Artur Marciniec - Fotolia
One of the most interesting aspects of object storage is its diversity of uses. While object storage is often used as an archive storage area, a destination for old data and a replacement for production file servers, in reality there are many ways it can be applied. As vendors begin to deliver performance-optimized object storage, the technology is ready for a whole new set of workloads.
High-performance object storage requires more than just switching from hard disk-based object storage systems to all-flash object storage. The move to all-flash media certainly helps, but object storage systems -- thanks largely to their rich metadata -- typically have too much latency to effectively take advantage of flash performance.
Another challenge to creating a high-performance object storage system is the scale-out nature of the infrastructure. To meet capacity demands, object storage adds nodes to a storage cluster. Each node's capacity is assimilated into the cluster, creating a storage pool. In a large scale-out cluster, dozens, if not hundreds, of nodes are common. The latency of aggregating and managing these nodes can be high.
The AI and deep learning object storage challenge
Large, unstructured data workloads, such as AI and machine and deep learning, are good examples of how object storage architecture can be a problem for high-performance workloads. On paper, these workloads should be ideal for object storage. They have millions, and possibly billions, of files. Storing all this data requires a lot of SSDs or HDDs and, consequently, many nodes. The processes are also throughput driven.
All these factors combined make AI and deep learning tailor-made for the high-node-count storage cluster typical of object storage. And most of the frameworks, such as TensorFlow, that drive AI and machine learning workloads, use the Amazon S3 protocol when communicating with storage. Most object storage systems are also S3-based, and S3 is itself highly parallelized. In theory, an object storage infrastructure should be able to meet the AI and machine or deep learning workload demands.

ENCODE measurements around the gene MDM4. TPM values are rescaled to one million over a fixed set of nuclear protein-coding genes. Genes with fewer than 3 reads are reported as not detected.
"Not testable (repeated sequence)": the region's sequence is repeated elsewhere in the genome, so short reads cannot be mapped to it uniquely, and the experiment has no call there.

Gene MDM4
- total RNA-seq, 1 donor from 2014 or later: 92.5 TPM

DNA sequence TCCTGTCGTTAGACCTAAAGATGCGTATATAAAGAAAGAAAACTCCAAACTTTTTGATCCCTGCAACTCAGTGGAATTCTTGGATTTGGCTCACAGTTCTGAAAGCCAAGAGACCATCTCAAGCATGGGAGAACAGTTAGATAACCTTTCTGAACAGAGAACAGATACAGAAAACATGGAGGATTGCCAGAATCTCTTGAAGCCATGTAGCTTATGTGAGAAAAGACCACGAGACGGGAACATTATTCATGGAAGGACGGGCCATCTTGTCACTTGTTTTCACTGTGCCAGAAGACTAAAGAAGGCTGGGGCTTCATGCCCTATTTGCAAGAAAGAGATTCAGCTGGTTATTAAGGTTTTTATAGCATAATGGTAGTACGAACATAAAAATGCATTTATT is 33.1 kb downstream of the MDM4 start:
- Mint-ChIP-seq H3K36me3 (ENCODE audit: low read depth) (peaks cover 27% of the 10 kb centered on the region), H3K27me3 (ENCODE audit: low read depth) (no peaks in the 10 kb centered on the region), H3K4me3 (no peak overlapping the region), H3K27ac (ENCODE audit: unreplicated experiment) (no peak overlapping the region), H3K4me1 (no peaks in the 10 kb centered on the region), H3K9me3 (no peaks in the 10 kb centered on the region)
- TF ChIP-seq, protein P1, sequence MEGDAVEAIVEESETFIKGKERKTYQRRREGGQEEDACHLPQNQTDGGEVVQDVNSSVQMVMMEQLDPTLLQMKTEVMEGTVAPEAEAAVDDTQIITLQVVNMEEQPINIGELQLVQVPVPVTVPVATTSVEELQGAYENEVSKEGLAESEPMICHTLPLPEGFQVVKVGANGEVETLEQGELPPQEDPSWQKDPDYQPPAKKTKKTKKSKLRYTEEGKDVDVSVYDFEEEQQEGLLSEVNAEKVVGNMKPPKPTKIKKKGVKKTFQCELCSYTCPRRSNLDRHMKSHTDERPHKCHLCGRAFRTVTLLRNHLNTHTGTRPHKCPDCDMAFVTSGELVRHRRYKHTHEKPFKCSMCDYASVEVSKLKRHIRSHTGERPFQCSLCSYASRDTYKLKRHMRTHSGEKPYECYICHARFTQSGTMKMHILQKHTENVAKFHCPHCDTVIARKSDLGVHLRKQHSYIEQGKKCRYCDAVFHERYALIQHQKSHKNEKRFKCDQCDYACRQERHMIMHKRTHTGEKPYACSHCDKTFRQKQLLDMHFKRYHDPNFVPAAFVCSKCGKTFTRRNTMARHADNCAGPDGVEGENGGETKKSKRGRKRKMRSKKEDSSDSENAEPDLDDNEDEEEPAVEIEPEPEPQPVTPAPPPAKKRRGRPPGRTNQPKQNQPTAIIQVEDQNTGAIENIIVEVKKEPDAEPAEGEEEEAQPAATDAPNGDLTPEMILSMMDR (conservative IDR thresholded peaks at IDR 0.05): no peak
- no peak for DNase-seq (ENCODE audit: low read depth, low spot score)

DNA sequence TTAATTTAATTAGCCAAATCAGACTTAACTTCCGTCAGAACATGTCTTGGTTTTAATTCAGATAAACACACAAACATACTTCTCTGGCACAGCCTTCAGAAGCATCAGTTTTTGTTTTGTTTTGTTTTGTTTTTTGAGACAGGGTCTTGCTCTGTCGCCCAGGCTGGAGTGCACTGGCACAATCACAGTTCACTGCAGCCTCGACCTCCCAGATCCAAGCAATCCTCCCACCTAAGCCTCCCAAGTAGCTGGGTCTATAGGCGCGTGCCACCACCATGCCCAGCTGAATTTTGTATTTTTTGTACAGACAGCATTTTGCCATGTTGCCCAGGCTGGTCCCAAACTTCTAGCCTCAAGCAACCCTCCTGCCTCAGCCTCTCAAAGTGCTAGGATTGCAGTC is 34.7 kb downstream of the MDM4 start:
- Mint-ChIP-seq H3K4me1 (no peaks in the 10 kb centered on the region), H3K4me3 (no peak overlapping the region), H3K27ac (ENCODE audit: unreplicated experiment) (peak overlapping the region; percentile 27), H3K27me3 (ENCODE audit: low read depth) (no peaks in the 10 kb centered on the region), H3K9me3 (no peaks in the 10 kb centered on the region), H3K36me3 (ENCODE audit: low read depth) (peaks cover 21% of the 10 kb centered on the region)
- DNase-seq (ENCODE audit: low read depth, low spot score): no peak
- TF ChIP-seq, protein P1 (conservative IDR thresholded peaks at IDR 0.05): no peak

But this approach requires more than creating an all-flash object storage system. The system must be able to address the reality that there will likely be dozens, if not hundreds, of nodes and that metadata, as well as cluster management, also present challenges.
Coping with metadata challenges
metadata, which is data about data, is a challenge to high-performance object storage for two reasons. First, an object storage system requires more time to manage its rich metadata. Management is further complicated because most object storage vendors designate a select number of nodes in the cluster to manage and store the metadata. In workloads like AI and deep learning, the dedicated metadata controllers are often overwhelmed with metadata and become a bottleneck. As a result, flash drives and even hard disk drives can't perform to their full potential.
The second metadata challenge is cluster communications. Most scale-out NAS or block storage systems have a comparatively small node count. A six-node storage cluster is considered large in NAS and block use cases, but six nodes are considered just getting started in many object storage deployments. Internode communication becomes a massive issue, especially in use cases that don't involve archives where performance is a concern.
Creating a high-performance, at-scale object storage solution requires addressing metadata performance and cluster management issues. Next-generation object stores distribute the metadata on every node in a cluster instead of just a few controllers. The distribution of metadata ensures every node has all the information it needs to respond to an I/O request.
Other high-performance object storage issues
Object storage systems must also address issues with internode networking. The distribution of metadata helps here because it lowers the amount of east-west traffic. Vendors have to optimize their internode networking, so it doesn't bottleneck performance. More than likely, they must optimize network communication to minimize the frequency of transmissions.
Another area where optimization is needed is protocol emulation. For example, most object storage systems support NFS. NFS support is critical because many IoT devices aren't native S3 and use NFS. The challenge is that many object storage systems bolt on a separate component that translates between NFS and S3 instead of running NFS natively from within their software. The overhead of the translation is significant, and it shows in high-performance situations.
Native integration of NFS within object storage code enables higher performance and simultaneous access to the same data. The concurrent access means that an IoT device could send the data via NFS to an object store volume and, at the same time, an AI or deep learning framework can process it via an S3 object without it being copied or moved.
Where NAS fits in
NAS systems still have a role to play in the data center. They now sit in between two extremes. Object storage is ideal for long-term archives and backups, although high-capacity NAS can still compete in the backup storage market. Object storage also is suitable as a file server replacement for workloads such as user home directories where performance is less of an issue.
High-performance object storage is ideal for high-scale workloads that require dozens or hundreds of nodes and capacities in the dozens of petabytes. These workloads also must be throughput-dependent and highly parallel in I/O access. In between these two extremes are high-performance, unstructured data workloads that are random I/O in nature and where node count is in the low teens. In these use cases, NAS may still be the better choice.
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